People from across the county continued to enjoy plenty of "fun in the sun" this week with the county fair and rodeo moved into full gear today as the carnival midway and exhibit hall opened to the public.
Sunday's celebration included youth and adult representatives from each of the local 4-H and Optimist agricultural organizations. As the anniversary celebration began, dozens of these representatives rode into the main arena on horseback.
Among these youth riders was Maedena Spickelmier, who carried in the American flag in preparation for the singing of the National Anthem. This year marked her second year in the 4-H horse program and the third year that she would participate in the sheep program.
In preparation for a horse and rider costume competition later in the evening, several of the entrants entered the arena fully decked out in handmade costumes. Among them was Cheyenne Johns with the Dirty Boots 4-H group out of Glenns Ferry, who came dressed as a fairy princess while her horse bore a unicorn horn.
After the horses finished their procession into the arena, members of the 4-H's new remote-control vehicle club rolled their off-road vehicles past the grandstands as 4-H and Optimist members displayed their club banners to the public. The evening's events culminated with a 4-H horse show that featured 11 horse classes, including trail riding and free-style reining.
The fair is all based around kids -- to educate them on challenges and responsibilities of farm life, said county fair manager Rena Kerfoot. The family concept brings together parents, relatives and siblings as they watch these youngsters compete in hopes of coming home with a blue ribbon.
Kerfoot emphasized that this year's fair will "be a lot bigger this year" with greater youth involvement in 4-H and Optimist programs
Members of the 4-H youth group have worked extra hard to bring a great fair to the residents of Elmore County, said Elmore County 4-H Assistant Mary Ann Peterson and Horse Chairman Mike Spickelmier. A variety of animals shown this year will include a crowd favorite -- alpacas.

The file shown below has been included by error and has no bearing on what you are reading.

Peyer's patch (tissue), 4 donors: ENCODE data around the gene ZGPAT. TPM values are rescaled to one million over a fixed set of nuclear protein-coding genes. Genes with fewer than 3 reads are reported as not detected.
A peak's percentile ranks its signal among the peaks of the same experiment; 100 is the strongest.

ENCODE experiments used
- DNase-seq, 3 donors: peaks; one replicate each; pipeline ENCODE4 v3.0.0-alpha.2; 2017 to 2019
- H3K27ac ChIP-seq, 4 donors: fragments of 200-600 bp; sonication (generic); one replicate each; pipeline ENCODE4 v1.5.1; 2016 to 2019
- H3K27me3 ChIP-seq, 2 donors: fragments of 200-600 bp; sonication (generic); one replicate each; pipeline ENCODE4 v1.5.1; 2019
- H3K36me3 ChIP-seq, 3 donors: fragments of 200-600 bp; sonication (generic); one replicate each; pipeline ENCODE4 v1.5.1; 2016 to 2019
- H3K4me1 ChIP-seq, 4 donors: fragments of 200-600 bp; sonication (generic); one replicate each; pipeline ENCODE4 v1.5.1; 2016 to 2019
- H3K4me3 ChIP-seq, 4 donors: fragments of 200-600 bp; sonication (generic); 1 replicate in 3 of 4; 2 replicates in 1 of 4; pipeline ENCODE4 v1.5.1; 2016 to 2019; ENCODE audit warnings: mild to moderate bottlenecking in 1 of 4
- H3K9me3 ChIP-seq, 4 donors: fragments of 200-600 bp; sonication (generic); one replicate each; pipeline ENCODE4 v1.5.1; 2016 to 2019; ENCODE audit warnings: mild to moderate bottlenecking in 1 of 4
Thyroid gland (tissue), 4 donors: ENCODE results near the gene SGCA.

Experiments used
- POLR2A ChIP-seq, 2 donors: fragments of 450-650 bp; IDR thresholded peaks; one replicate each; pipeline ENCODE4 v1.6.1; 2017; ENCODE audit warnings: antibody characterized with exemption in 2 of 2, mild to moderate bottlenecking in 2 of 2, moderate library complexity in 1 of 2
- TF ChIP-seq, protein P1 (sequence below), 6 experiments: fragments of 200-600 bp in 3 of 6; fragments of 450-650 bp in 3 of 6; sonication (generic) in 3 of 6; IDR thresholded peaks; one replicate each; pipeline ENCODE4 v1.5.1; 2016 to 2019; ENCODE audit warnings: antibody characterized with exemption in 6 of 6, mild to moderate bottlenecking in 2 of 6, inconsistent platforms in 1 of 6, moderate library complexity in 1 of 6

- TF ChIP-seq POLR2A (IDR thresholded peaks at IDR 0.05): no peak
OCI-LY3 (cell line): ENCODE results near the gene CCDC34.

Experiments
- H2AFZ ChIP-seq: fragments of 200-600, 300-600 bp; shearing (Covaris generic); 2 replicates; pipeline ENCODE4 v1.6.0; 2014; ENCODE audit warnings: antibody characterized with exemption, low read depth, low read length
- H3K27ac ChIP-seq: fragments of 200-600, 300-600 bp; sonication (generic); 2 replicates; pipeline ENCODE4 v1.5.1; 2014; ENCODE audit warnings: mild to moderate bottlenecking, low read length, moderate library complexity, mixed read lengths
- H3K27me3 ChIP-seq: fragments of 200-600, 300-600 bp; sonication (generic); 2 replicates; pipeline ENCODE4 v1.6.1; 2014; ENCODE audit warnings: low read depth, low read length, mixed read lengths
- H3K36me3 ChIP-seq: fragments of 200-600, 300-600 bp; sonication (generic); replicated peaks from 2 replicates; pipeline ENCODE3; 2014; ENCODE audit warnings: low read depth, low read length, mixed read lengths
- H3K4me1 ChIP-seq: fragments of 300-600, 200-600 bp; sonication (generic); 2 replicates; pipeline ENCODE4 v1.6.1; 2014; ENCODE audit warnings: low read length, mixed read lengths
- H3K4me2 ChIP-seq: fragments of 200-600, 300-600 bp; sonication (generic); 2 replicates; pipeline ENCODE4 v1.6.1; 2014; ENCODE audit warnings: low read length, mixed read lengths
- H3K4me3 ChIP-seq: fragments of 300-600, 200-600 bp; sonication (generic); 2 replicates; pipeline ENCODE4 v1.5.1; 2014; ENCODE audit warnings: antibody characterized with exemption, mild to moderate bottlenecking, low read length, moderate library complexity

The 4-H anniversary held special significance for members of the Idaho National Guard as they prepare for their next deployment to Afghanistan in coming months. Among the soldiers preparing for duty overseas include a dozen agricultural specialists that will help farmers in the war-torn country.
Most of the farmers in Afghanistan would normally learn these skills from their father or grandfather. However, most of these individuals were killed during fighting in this nation that has ravaged the country for three generations, according to Col. Robert Lytle, chief of staff with the Idaho Army National Guard.
These soldiers volunteered for this duty when the opportunity presented itself, the colonel said. These Guardsmen will share agricultural skills they learned when were involved in 4-H programs with these Afghan farmers.
Jean Mullen, director of the Glenns Ferry Chamber, will serve as this year's grand marshal for the fair and rodeo.
The community's citizen of the year in 2007, Mullen earned the grand marshal selection in honor of her continuing support with a variety of clubs and organizations in the Glenns Ferry community. She joined the fair board six years ago and has supervised the fair's hobby crafts division for many of those years.
Mullen will open the Idaho Cowboy Association rodeo Friday and Saturday evenings.
The fair opens to the general public when the exhibit building opens at noon today, July 18. The carnival midway will open at 5 p.m. from today to Friday and at noon Saturday.
Helicopter rides around Glenns Ferry return to the fairgrounds this year. Meanwhile, the farm bureau will present "Maggie the Cow" -- an interactive dairy presentation that allows youngsters to milk a calf.
New attractions this year include Cook's Racing Pigs, which will race around a set track three times a day on Thursday and Friday.
The junior rodeo begins at 6 p.m. Thursday, July 19, with the Idaho Cowboys Association rodeo beginning at 8 p.m. Friday.
Evening entertainment will begin at 8 p.m. Thursday, July 19, with a concert by Kelly Mack with a second performance planned at 6 p.m. Friday. The Jeff Palmer Band takes the stage for a separate concert at 9 p.m. Friday. The county fair culminates with the Moonshine and Mayhem concert, which runs from 8 p.m. to midnight Saturday.
Daily admission to the fair is $3 for individuals ages 7 and older and free for children up to age 6. Admission to the ICA rodeo and the all-youth junior rodeo is $9 for adults, $3 for youth and $6 for seniors. Individuals up to age 5 are admitted free.
Premium books for this year's fair are available at a number of businesses in the area, including Hometown Hardware and Corner Market in Glenns Ferry and at D&B Supply and Paul's Market in Mountain Home.
For more information on this year's activities, pick up a premium book or call Kerfoot at 587-2136, ext.287.